Pellegrino says it perfectly, “only if we have the will to use our collective moral force will the integrity of the profession be preserved.” As future doctors, we must unite on this moral mater and further its foundation in the medical community.


Pellegrino, Edmund. “The Medical Profession as a Moral Community” Bulletin of the New York Academy of Medicine 66 (3): 221-232.

Drake, Daniela. “How Being a Doctor Became the Most Miserable Profession.” The Daily Beast. Newsweek/Daily Beast, 14 Apr. 2014. Web. 20 Apr. 2014.

The Weight of Paternalism on the Public Health Scale

In Public Health Law In an Age of Terrorism: Rethinking Individual Rights and Common Goods, Gostin examines public health law and the deficiencies associated with the current policies. He claims that there has been little emphasis on modernizing the laws to accommodate the recent advances in public health and constitutional law (Gostin 374). “Reform of public health law is essential to ensure that public health agencies have clear missions and functions, stable sources of financing, adequate powers to avert or manage health threats, and restrains on powers to maintain respect for personal rights and liberties” (Gostin 374-375).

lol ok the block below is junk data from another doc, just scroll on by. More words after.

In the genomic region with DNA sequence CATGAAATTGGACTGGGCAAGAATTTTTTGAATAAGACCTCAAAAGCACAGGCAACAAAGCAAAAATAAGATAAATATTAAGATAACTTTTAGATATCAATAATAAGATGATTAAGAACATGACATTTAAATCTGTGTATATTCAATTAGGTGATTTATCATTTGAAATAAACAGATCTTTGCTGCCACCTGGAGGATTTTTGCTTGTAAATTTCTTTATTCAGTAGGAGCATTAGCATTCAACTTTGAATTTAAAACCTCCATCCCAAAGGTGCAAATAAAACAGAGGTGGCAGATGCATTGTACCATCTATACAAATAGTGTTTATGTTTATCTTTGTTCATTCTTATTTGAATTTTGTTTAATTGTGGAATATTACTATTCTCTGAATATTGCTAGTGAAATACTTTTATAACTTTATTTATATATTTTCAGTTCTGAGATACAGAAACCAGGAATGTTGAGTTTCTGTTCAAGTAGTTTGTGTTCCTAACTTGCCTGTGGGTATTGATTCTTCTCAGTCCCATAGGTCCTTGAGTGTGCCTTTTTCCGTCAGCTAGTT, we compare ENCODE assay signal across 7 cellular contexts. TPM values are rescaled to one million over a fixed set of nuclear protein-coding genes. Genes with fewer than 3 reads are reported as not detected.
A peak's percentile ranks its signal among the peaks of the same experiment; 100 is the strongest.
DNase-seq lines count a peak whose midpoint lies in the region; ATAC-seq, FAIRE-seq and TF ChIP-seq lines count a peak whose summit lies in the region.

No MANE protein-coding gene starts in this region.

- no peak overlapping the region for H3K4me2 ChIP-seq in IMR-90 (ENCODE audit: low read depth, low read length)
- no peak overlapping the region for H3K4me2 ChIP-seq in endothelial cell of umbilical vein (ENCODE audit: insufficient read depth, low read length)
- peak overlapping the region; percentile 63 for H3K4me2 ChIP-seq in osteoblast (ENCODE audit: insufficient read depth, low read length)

During his argument, he challenges critic’s concerns about personal libertarianism and the protection of personal rights in the event of a national wide medical emergency.  For Gostin, compulsory power is necessary for public health because the government has the right to prevent individuals from endangering others. “The state undoubtedly needs a certain amount of authority to protect the public’s health” (Gostin 381). This action obviously compromises the individual’s autonomy in certain situations and creates moral concerns for authorities.